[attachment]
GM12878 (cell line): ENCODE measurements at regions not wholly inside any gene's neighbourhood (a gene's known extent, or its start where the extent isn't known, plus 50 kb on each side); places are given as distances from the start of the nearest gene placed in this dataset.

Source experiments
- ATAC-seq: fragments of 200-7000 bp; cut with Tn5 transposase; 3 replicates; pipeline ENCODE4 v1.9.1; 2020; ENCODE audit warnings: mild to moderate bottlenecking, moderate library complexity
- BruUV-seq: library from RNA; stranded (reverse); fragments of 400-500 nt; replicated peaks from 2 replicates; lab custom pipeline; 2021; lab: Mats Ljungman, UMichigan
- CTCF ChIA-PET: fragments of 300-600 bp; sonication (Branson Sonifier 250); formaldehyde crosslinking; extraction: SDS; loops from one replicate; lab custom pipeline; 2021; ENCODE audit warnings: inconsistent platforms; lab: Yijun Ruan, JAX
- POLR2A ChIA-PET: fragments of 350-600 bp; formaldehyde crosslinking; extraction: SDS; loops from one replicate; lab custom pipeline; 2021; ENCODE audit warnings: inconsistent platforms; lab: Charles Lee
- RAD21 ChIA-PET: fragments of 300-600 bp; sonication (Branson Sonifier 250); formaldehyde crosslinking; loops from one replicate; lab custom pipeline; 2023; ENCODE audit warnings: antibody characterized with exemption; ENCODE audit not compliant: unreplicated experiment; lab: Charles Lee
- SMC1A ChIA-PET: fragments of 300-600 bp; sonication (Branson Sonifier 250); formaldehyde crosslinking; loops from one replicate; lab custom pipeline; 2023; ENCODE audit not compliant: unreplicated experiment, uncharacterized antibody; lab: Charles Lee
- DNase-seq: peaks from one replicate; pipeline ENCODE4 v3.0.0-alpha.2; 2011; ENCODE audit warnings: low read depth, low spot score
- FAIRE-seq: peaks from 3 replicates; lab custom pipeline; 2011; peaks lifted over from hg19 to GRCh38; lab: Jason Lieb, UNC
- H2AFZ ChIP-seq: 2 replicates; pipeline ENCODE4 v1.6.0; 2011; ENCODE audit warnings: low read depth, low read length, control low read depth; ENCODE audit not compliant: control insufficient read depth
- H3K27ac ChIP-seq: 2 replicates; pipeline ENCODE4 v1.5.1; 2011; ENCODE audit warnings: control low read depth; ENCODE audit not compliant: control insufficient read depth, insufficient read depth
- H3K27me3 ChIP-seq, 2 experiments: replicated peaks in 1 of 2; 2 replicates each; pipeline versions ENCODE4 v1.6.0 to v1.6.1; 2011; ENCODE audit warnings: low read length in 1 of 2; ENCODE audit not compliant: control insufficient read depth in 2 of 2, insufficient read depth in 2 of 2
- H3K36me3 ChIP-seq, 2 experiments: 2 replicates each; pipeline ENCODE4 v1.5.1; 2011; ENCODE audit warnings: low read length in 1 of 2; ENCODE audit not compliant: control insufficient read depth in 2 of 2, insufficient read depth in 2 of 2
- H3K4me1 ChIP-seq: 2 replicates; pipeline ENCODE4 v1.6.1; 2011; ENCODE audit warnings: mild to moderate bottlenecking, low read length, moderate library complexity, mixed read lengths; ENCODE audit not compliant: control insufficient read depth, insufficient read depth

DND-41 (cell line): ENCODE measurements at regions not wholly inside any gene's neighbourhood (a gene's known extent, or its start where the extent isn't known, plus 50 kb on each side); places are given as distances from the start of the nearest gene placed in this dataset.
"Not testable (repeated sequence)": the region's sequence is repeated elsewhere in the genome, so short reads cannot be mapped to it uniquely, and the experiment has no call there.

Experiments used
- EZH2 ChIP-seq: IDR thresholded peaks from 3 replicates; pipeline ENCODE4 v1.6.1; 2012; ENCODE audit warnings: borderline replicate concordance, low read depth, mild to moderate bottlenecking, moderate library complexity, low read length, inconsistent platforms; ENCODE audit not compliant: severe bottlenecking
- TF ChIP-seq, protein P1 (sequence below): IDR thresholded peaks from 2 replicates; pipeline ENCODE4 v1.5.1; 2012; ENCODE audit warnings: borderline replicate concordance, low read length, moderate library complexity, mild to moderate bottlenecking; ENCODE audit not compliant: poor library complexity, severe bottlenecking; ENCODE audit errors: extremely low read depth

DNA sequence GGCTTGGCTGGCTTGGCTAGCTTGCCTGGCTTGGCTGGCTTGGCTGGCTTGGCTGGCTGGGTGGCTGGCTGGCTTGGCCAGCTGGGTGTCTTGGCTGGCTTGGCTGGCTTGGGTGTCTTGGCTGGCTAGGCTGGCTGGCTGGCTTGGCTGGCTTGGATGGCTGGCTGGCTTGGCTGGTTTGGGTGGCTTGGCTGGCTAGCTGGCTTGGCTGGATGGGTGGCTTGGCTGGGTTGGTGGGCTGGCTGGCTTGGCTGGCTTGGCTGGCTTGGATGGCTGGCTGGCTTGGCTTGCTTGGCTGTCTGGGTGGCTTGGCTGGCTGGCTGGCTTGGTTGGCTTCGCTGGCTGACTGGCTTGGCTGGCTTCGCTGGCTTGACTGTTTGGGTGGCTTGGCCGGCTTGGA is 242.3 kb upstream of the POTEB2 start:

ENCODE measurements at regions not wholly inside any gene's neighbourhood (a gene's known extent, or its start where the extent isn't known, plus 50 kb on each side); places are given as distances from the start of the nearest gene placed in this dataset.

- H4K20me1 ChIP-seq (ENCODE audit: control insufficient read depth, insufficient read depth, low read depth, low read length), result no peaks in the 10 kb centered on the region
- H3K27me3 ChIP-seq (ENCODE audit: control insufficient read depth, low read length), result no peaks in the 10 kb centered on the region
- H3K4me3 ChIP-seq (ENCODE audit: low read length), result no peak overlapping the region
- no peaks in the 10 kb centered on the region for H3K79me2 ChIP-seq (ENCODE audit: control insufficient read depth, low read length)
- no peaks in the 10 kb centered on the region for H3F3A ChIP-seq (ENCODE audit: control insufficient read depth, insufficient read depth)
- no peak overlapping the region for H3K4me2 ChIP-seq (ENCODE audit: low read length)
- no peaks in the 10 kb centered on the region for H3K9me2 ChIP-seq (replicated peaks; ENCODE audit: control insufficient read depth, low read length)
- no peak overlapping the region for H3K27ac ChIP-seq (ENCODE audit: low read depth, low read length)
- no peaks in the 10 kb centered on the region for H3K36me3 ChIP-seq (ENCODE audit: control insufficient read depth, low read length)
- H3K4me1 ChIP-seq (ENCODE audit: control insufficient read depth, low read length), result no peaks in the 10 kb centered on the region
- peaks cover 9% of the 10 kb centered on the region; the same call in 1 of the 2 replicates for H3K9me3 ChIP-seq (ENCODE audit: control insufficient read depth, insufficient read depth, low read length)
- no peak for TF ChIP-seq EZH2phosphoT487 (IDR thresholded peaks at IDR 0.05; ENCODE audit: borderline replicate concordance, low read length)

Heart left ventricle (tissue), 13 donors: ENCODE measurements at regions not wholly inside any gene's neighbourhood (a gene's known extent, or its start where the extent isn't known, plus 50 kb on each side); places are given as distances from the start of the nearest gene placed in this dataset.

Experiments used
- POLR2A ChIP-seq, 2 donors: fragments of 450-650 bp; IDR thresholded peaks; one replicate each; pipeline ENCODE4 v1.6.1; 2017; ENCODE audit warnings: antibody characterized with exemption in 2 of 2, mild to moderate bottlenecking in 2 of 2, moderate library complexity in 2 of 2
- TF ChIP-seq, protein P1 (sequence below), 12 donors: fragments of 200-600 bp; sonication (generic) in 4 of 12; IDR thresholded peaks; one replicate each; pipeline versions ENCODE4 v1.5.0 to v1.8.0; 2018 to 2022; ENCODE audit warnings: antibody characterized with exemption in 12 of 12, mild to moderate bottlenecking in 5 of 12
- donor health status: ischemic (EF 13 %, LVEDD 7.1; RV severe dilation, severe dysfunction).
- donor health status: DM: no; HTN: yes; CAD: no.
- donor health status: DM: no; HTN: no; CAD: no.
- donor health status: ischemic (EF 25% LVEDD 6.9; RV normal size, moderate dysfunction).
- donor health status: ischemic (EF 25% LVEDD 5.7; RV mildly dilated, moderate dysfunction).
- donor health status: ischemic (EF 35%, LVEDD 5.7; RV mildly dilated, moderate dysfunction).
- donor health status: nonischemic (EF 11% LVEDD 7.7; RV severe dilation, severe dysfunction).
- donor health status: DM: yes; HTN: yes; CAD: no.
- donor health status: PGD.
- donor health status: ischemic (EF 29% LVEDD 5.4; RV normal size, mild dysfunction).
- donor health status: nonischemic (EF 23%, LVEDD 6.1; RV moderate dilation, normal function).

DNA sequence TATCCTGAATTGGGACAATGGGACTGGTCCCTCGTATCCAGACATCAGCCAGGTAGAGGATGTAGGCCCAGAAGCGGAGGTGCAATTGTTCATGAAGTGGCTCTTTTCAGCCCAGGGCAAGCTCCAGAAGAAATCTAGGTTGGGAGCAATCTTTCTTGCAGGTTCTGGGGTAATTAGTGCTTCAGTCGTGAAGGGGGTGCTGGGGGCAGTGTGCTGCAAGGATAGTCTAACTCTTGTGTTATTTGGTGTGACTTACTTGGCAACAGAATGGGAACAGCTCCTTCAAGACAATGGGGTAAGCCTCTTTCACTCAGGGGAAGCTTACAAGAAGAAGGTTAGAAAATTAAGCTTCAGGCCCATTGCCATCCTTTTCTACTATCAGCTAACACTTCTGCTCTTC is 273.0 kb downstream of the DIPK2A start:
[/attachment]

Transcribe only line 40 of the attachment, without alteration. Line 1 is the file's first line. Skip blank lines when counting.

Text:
- donor health status: DM: no; HTN: yes; CAD: no.